Monday, 30 March 2020

Review: Hilary Mantel, Wolf Hall (2010)

I wrote this review of Wolf Hall just now for my Goodreads account.  Since it's easy to cross-paste the html , that's precisely what I'm going to do.

I've marked this book as "finished" although "abandoned" would be more accurate. I got to p.357 and then just flipped through the last half with growing irritation.

I have difficulty seeing how this book got such rave reviews when it came out. The writing is instantly forgettable and the characters little more than clichés (A religious bigot? check. A scheming harpy? check. A tortured but good man? check.) Cardinal Wolsey is at least mildly interesting, but as he's dead in the first half of the book His Eminence really can't redeem it. Don't believe me? Give me a quotable line from it. Neither can I.

More troublingly though, the book isn't particularly historically accurate despite which some people will no doubt think it is. I find this alarming, having met people who wanted religious liberties restricted based on a belief that The Da Vinci Code was factual (I also once worked with a man who thought that Game of Thrones was historical fiction, but that's another story). The dangers of all of this become clear when one considers that the Thomas Cromwell trilogy seems in large part to be Hilary Mantel giving her personal prejudices creative expression.

Despite the foregoing, I'm grateful for one thing. I'm typing this review during the Covid-19 pandemic. The 600+ pages of Wolf Hall will stand me in good stead if the toilet paper runs out.

Tuesday, 24 March 2020

Ghost town dispatch

Well, the shutdown is starting to kick in noticeably.  I overslept this morning and wasn't on the tram to work until about 0900.  This is what it looked like -

It hadn't changed much three hours later.  How do I know?  Well, like everyone else in the office the whole sense of impending trouble was wearing me down a bit.  By midday I decided that what I needed most was some hot food and some air.  I went up to Seven-11 and bought a sausage roll and some sandwiches.  This is what Queen Street looked like -

Queen Street, Melbourne, 24 March 2020

The city, in short, is a bit of a ghost town.

More restrictions have been announced this evening, although so far nothing that's likely to put me off work ... yet.  My own perception though is that we may run into problems before the epidemic runs its course.  Based purely on myself and my co-workers, I fear an awful sense of demoralization will creep in, with the endless news cycle of bad news and the cancellation of the sporting fixtures that do so much to give people something else to care about for a few hours each week.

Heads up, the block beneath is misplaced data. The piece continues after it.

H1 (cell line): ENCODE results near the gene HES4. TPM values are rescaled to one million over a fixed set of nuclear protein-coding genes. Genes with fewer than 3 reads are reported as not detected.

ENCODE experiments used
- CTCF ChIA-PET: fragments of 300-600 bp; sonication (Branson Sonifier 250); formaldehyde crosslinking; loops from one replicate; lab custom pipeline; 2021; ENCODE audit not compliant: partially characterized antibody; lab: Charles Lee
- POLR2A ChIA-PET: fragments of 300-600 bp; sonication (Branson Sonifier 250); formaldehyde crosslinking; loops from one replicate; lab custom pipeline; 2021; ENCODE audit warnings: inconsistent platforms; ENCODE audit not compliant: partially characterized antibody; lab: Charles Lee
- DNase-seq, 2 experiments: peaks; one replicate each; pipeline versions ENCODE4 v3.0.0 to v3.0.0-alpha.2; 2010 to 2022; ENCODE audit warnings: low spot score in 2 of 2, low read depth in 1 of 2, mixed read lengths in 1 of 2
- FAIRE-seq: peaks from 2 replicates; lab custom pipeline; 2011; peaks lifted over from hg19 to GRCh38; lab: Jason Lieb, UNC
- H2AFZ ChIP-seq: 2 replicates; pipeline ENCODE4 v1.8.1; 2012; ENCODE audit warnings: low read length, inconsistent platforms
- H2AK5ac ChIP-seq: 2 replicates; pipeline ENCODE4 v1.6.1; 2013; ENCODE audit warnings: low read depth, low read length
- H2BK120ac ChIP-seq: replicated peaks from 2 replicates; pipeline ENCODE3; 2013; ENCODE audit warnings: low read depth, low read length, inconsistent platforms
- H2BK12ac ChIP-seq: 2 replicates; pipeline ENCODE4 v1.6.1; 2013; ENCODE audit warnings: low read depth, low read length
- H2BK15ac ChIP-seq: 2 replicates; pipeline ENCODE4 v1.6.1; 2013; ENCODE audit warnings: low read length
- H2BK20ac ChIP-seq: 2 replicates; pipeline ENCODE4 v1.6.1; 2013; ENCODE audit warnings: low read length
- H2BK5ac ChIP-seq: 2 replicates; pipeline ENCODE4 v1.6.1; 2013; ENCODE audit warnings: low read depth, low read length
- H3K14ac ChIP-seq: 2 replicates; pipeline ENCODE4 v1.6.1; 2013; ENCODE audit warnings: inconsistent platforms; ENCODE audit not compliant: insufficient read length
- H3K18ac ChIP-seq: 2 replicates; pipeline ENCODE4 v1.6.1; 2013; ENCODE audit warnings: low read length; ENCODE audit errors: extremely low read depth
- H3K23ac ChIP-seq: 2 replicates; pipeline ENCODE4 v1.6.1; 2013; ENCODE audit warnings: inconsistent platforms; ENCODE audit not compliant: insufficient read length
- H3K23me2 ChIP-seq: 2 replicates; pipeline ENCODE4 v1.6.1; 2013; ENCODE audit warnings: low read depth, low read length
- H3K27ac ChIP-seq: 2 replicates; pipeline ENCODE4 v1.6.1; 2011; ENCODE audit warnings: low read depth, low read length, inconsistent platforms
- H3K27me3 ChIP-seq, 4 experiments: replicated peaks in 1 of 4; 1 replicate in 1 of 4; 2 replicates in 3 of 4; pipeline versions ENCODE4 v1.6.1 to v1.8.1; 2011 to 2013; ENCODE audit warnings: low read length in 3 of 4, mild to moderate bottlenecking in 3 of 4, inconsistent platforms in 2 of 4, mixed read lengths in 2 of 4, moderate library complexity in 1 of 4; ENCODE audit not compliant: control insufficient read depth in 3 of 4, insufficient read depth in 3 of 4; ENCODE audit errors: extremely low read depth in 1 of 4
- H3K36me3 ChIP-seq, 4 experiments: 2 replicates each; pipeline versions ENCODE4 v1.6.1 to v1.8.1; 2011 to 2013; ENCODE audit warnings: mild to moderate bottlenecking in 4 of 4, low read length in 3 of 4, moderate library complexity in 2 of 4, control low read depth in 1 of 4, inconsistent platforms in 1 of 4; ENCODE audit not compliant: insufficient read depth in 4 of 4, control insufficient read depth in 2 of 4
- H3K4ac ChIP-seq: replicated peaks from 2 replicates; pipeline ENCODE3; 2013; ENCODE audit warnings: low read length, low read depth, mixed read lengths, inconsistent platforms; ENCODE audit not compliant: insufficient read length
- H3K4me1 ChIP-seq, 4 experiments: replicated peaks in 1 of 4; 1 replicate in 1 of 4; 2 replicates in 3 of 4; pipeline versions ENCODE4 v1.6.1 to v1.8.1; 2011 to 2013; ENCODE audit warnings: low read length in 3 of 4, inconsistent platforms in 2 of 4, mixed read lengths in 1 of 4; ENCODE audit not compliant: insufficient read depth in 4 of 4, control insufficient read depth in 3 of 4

I don't know if this is a good thing or a bad thing to ponder, but I suspect that the Covid virus itself may be the least of our worries compared with the economic dislocation and the sapping of human confidence.

Sunday, 22 March 2020

Living in Interesting Times

As the writers of Zombieland said, it's amazing how quickly things can go from "bad" to "total shitstorm".  This weekend has ended with us all heading off into the unknown.

Saturday saw me give groceries a miss in the morning: there seemed no point going to a live-action version of Dead Rising.  Instead I went out for a good long run which turned into a half-marathon distance outing.  I've blogged about it here (it's actually a decent post!).  I went up to get groceries and do laundry about 4pm.  I was expecting to find a Venezuela-style wasteland with empty shelves.  There certainly were some empty aisles, but it was very uneven.  There was as much fresh produce and tinned fish as ever.  Nearly as much bread as usual.  Minimal toiletries.  The Indian food section was basically untouched.

Some types of chocolate from the same maker were all gone and the others seemingly all still there.  The same could be said of the Mexican food section.  One had the impression of people panic-buying highly specific items.  This leads me to think that the public aren't worried about actual scarcity, but about the inconvenience of not having their specific preferred product when they want it.

After I'd done laundry I came back and was ironing my shirts when the pager went off for a missing person search.  We ended up with nearly forty members from Northcote, Essendon, Broadmeadows, Port Phillip, Malvern and Footscray Units taking part.  I'm happy to report that the subject was found safe and well (just lost).  I found myself part of the three person management team on this one which was very interesting.

I slept late today and had a wonderful, very chatty facetime with the girls (mainly Rachel) and took them on a tour of my neighbourhood.  They're a little bored being in lockdown and so I'll try and come up with more fun things like that to do with them. Rachel asked what cartoons there were when I was their age; she followed up by observing that "they were all black and white back then weren't they?"  How old do you think I am Rach?!?